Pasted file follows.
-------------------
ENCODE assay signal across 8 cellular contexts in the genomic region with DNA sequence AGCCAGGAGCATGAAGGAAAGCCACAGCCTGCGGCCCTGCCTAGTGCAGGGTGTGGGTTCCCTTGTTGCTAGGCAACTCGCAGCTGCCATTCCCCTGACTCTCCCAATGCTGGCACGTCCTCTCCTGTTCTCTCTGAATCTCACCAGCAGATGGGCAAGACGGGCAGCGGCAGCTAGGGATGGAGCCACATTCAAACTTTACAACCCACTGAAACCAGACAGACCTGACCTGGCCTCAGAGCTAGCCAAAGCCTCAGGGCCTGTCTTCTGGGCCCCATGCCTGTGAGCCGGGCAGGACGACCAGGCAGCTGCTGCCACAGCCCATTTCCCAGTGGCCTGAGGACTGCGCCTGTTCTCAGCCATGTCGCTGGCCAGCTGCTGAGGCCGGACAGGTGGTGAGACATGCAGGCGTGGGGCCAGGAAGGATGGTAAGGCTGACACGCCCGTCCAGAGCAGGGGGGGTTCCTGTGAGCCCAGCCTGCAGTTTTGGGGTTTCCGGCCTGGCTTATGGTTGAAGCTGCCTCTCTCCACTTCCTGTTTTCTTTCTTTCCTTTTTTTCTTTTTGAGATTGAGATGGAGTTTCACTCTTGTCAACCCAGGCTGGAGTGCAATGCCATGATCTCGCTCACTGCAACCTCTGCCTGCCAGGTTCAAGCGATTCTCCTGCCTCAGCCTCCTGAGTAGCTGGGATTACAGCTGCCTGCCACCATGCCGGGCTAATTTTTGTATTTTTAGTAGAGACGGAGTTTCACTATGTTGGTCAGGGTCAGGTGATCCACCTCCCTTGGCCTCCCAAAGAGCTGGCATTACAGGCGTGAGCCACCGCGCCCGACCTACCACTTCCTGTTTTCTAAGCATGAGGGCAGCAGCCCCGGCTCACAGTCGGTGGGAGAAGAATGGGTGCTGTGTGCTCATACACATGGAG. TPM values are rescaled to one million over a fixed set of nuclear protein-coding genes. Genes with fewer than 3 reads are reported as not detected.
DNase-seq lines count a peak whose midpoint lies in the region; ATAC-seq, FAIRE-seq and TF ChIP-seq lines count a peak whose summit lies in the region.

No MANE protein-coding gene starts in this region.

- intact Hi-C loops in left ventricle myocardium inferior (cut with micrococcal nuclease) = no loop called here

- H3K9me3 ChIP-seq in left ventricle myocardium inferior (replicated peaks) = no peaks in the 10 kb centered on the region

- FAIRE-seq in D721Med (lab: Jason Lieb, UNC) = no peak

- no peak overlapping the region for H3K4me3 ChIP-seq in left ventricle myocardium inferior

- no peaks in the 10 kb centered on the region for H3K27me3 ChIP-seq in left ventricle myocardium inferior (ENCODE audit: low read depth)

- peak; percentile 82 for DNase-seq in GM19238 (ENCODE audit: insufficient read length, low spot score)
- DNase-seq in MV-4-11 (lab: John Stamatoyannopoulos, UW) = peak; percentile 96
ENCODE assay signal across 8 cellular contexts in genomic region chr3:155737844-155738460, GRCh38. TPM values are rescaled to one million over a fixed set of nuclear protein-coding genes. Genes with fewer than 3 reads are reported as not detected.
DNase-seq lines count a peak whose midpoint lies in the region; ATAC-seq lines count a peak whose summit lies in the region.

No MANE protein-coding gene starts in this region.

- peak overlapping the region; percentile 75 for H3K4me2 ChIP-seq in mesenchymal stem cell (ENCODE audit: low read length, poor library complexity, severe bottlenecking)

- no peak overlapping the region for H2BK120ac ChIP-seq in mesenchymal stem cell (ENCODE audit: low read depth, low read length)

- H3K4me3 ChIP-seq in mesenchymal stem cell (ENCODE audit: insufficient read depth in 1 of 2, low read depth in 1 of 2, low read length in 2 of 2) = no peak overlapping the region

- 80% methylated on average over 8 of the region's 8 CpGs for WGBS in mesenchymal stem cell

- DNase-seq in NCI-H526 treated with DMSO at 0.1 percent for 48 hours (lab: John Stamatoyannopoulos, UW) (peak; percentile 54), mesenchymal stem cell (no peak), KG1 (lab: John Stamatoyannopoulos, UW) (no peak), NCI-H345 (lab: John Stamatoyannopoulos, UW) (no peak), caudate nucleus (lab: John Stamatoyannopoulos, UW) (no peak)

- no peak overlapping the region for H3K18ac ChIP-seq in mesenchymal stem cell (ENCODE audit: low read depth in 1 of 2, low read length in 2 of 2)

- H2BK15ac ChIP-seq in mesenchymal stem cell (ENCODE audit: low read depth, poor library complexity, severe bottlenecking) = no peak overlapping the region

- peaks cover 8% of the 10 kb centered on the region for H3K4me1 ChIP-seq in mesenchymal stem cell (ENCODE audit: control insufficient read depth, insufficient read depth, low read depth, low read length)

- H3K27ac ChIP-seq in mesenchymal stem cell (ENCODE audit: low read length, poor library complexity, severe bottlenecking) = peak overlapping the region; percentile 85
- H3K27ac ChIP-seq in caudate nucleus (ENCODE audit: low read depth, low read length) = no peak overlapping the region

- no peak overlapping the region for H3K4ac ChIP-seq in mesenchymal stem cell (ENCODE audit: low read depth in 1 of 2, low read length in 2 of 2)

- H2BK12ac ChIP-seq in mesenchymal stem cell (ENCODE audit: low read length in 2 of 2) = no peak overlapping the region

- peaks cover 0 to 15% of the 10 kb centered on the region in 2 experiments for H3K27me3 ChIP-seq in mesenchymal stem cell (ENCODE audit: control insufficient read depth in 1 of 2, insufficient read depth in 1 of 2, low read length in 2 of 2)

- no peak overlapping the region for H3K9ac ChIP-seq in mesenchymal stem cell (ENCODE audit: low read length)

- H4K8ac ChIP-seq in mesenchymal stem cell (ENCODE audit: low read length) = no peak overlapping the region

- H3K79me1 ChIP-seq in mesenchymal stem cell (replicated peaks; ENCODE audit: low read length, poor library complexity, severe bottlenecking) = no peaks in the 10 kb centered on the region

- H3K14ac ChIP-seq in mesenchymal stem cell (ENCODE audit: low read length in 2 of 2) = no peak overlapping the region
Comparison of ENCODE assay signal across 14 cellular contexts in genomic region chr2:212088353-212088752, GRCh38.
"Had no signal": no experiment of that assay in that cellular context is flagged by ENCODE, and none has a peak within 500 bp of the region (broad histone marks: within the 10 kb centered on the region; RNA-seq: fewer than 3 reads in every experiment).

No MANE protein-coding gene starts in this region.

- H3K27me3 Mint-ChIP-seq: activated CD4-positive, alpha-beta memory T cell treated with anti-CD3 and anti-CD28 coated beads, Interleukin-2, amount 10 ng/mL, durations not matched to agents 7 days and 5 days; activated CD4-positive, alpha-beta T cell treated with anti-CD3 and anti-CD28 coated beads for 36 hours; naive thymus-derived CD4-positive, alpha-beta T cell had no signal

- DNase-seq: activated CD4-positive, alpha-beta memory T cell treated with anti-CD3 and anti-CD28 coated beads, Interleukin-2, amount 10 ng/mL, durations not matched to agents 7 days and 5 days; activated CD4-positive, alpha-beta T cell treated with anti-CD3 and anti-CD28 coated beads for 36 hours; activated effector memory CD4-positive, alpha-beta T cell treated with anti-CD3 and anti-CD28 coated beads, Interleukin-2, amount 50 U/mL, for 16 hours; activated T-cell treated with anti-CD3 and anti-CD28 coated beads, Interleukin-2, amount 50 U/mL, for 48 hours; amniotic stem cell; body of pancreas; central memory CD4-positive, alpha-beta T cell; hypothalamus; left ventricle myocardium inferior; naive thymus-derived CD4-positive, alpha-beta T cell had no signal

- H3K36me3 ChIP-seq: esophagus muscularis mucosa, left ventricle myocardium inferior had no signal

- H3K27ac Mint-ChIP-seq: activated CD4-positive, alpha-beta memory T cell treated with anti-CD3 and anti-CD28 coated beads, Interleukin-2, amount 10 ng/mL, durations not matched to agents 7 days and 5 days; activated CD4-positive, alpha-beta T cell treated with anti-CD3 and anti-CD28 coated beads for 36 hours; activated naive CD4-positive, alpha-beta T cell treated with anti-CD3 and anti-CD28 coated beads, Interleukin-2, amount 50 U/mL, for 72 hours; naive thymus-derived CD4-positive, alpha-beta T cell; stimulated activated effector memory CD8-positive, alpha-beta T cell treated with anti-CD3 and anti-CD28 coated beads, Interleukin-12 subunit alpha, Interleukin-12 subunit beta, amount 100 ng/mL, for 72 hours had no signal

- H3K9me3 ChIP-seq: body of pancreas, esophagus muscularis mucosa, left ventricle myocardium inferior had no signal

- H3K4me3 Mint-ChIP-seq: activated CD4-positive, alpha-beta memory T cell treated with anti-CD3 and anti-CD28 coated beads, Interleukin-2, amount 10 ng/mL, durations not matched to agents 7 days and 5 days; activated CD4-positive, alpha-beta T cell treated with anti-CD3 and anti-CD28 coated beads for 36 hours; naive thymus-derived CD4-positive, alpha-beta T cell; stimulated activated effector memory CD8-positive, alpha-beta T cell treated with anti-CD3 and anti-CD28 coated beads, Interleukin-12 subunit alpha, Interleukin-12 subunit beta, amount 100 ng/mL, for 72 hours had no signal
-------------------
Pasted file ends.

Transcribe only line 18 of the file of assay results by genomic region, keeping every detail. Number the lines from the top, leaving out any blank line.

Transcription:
- DNase-seq in NCI-H526 treated with DMSO at 0.1 percent for 48 hours (lab: John Stamatoyannopoulos, UW) (peak; percentile 54), mesenchymal stem cell (no peak), KG1 (lab: John Stamatoyannopoulos, UW) (no peak), NCI-H345 (lab: John Stamatoyannopoulos, UW) (no peak), caudate nucleus (lab: John Stamatoyannopoulos, UW) (no peak)